Colleen Pero, an expert on judicial activism and author of a 2006 study of judicial activism on the Florida Supreme Court, has identified five basic indicators of an activist court:5
1. Prompt reaction by the legislature repudiating a court decision and restating the law as written.
2. Unpredictable and inconsistent outcomes when dealing with similar legal principles.
3. Repudiating its own precedent and shopping in other state or international courts to (1) find jurisdictions that support its preferred outcome, or (2) determine the majority view and minority view, and then adopt the minority view.
4. Insert non-existent words or ignore the written words in a statute or contract to secure the court’s preferred outcome.
5. Use vague or general constitutional language to defeat the clear will of the voters or acts of the legislature.
Anti-retention activists have asserted that examples of one or more of these indicators can be found in the following opinions of the Florida Supreme Court in which Pariente, Quince and Lewis played a role:
1. Armstrong v. Harris, 773 So. 2d 7 (Fla. 2000). The Court in a 4-3 decision added an “accuracy requirement” to Article XI, Section 5 of the Florida constitution and, on that basis, invalidated a constitutional amendment passed by 72.8% of the voters that would have allowed the state to use lethal injections in death penalty cases in the event that a court rules that the use of Florida’s electric chair was unconstitutional. Justice Leander J. Shaw wrote the opinion, in which Pariente concurred. Pariente also wrote a concurring opinion, and dissenting opinions were written by Quince and Lewis. In her dissent, Quince did not question the majority’s approach but just disagreed with their conclusion. Lewis, for his part, felt that the judiciary was being used inappropriately by the plaintiffs to thwart the will of the voters.
2. Delgado v. State, 776 So. 2d 233 (Fla. 2000). Delgado was convicted of two counts of felony murder, with burglary being the underlying felony. In a 4-3 decision in which Pariente concurred, the Court added the word “surrepititiously” to the state burglary statute and set aside the two murder convictions. Quince and Lewis concurred in the dissent by Chief Justice Charles T. Wells, which castigated the majority for looking to the State of New York and a dissenting opinion in Alabama to support their rewriting of the burglary statute, rather than relying on Florida precedent. Wells also urged the Florida Legislature to review the majority’s opinion, which the Legislature did, resulting in the nullification of the Delgado opinion as being contrary to legislative intent.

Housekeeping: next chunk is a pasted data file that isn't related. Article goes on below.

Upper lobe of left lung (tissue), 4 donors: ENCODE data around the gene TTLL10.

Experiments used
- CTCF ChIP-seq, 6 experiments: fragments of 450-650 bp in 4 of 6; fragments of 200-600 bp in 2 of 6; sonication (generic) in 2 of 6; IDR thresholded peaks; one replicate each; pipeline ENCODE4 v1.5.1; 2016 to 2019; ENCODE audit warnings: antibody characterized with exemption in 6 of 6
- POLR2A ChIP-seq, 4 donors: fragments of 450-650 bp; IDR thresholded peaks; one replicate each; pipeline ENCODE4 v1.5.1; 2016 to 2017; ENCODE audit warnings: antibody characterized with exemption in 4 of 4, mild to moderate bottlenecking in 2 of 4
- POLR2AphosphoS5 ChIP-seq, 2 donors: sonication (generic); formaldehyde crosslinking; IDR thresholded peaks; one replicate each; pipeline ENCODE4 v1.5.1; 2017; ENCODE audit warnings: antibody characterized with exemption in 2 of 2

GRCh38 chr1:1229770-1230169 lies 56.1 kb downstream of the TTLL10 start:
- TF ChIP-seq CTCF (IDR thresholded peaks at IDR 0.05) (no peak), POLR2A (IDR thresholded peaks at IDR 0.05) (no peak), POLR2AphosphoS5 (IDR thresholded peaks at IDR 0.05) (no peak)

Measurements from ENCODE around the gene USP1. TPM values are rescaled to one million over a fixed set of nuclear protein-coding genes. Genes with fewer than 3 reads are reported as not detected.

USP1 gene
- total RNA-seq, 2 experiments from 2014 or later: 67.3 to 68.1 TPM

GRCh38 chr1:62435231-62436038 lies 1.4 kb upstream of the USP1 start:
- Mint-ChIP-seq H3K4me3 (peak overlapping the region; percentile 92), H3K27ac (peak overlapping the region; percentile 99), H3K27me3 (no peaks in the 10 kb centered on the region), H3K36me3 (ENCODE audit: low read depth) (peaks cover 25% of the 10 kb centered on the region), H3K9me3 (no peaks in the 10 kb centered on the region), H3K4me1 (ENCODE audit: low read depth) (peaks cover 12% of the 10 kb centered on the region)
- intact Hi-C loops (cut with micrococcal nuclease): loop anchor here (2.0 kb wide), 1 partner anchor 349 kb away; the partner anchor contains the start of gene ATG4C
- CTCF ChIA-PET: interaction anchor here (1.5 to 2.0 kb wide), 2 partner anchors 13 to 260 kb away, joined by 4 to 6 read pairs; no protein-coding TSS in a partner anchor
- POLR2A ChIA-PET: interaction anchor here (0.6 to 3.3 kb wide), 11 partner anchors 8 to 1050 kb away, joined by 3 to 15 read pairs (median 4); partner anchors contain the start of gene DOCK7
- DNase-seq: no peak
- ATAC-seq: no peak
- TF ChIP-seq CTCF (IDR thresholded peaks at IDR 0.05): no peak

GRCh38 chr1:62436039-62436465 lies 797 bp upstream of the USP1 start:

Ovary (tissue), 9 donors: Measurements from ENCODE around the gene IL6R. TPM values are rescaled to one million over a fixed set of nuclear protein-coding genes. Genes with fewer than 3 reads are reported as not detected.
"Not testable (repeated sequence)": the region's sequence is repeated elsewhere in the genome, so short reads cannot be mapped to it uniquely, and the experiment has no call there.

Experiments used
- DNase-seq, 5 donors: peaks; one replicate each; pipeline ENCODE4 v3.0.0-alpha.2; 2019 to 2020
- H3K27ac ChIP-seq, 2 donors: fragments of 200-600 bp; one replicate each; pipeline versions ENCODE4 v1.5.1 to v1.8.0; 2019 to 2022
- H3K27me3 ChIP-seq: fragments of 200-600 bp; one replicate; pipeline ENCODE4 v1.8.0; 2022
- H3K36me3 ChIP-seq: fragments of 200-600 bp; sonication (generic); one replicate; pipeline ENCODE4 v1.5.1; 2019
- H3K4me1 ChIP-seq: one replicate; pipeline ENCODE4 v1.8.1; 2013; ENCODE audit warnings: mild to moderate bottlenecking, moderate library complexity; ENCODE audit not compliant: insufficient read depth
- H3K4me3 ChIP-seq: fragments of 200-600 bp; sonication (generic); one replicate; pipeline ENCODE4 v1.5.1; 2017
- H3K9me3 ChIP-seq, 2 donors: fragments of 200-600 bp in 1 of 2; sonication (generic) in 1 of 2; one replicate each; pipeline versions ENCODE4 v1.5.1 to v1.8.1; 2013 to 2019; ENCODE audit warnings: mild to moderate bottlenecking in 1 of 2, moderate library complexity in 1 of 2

3. Bush v. Gore, representing a series of spectacular opinions issued in November and December 2000 in which Pariente, Quince, Lewis and other Florida Supreme Court justices made repeated attempts to rewrite Florida election law until stopped — twice — by the United States Supreme Court. For some anti-retention activists, these opinions offer some of the clearest examples of judicial activist behavior engaged in by the justices facing retention in 2012.
4. Owens v. Publix Supermarkets, Inc., 802 So. 2d 315 (Fla. 2001). In a 7-0 decision with Quince concurring, and Lewis concurring in a separate concurring opinion by Justice Major B. Harding, the Court completely rewrote Florida’s premises liability law to favor plaintiffs’ recovery, without regard to existing statutory law or precedent. Subsequently, the legislature repudiated the Court’s opinion by enacting legislation specifically stating that in claims of negligence involving transitory foreign objects or substances, the burden is on the injured person to prove that the business establishment had actual or constructive knowledge of the dangerous condition and should have taken action to remedy it.6
5. Scott v. State, 808 So. 2d 166 (Fla. 2002). The Court, in a 5-2 decision authored by Quince and concurred in by Pariente and Lewis, added “guilty knowledge” as an element of the offense of possession of contraband in a correctional facility, even though such language was nowhere to be found in the criminal statute defining the offense. Subsequently, the Legislature nullified the opinion as being contrary to legislative intent.
6. Nixon v. State, 857 So. 2d 172 (Fla. 2003). In a 5-2 decision in which Pariente, Quince and Lewis concurred, the Court created new law by holding that defense counsel cannot employ a strategy of admitting guilt to the crime charged or to a lesser included offense without a client’s affirmative and explicit consent to that strategy (Nixon did not react when defense counsel discussed the strategy with him), and reversed the conviction of a confessed murderer. The Florida Supreme Court’s opinion was reversed by the United States Supreme Court which ruled in an opinion written by Justice Ruth Bader Ginzburg, which held that defense counsel’s failure to obtain defendant’s express consent to a strategy of conceding guilt at the guilt phase of a capital trial did not automatically render counsel’s performance deficient.